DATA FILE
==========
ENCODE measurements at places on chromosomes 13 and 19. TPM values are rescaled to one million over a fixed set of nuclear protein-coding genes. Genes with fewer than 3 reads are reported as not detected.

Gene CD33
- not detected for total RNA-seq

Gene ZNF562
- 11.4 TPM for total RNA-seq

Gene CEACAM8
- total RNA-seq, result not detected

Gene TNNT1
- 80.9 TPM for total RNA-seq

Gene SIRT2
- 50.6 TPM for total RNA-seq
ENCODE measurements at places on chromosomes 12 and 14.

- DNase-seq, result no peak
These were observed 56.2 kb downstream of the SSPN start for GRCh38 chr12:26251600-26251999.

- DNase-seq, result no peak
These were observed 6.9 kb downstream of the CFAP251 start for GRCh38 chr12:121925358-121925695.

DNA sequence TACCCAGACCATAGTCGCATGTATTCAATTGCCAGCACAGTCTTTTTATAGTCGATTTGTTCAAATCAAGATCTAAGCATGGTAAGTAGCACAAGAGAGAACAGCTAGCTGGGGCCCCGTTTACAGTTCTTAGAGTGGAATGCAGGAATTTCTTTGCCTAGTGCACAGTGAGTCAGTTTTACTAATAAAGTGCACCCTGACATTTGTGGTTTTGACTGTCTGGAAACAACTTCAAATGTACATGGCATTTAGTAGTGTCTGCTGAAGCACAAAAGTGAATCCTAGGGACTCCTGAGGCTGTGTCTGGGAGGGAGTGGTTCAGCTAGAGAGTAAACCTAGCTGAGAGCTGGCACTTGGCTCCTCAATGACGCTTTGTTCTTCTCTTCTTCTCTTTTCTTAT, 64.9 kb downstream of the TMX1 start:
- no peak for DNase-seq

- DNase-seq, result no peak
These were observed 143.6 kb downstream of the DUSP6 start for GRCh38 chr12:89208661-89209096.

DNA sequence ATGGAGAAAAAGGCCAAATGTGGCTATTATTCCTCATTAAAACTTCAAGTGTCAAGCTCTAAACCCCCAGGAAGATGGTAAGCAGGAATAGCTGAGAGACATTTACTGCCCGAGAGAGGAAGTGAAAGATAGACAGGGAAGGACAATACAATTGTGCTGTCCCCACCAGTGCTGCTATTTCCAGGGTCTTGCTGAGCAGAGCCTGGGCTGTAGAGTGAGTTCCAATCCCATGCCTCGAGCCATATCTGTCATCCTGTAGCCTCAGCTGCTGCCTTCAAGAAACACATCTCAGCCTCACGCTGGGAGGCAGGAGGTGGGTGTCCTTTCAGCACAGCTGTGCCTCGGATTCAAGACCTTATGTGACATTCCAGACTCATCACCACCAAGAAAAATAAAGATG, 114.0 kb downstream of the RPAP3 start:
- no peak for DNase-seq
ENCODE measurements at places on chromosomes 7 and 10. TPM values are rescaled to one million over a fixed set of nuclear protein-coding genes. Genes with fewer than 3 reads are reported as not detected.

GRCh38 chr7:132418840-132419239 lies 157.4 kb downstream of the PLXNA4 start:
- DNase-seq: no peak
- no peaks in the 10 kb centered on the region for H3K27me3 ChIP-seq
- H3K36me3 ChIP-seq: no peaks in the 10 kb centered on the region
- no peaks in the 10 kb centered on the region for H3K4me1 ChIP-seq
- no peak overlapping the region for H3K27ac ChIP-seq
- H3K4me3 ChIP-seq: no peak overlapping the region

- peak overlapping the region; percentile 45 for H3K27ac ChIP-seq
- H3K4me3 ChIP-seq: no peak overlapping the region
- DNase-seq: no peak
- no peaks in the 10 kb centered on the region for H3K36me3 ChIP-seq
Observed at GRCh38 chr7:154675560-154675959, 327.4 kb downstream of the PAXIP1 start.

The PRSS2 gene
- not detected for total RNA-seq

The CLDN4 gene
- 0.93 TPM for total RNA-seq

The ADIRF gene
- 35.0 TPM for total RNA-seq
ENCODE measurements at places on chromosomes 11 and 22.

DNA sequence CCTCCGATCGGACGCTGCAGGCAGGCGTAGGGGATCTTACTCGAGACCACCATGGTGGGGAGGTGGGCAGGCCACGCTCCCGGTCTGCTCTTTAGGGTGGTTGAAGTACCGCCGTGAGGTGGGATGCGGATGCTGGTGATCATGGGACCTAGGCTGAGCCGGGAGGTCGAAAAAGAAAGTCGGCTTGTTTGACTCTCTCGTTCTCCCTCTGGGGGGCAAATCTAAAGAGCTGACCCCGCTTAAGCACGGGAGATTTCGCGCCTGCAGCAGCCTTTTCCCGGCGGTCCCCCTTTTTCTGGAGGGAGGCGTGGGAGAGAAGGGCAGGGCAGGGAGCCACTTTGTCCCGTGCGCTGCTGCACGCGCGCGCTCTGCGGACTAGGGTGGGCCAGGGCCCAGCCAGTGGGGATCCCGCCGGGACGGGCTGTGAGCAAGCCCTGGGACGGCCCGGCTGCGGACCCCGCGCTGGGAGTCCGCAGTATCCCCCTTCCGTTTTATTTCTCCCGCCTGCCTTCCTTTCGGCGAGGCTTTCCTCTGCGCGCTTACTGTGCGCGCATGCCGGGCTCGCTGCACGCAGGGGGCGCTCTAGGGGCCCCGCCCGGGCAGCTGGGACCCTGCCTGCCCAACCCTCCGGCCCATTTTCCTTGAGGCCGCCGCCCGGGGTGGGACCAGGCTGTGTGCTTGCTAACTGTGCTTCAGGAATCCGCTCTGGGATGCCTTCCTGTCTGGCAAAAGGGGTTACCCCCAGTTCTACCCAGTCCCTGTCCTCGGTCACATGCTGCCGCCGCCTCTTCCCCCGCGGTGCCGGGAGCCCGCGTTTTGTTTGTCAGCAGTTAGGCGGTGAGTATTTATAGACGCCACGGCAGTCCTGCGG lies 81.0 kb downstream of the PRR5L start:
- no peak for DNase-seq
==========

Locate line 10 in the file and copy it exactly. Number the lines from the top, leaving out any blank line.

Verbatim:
Gene SIRT2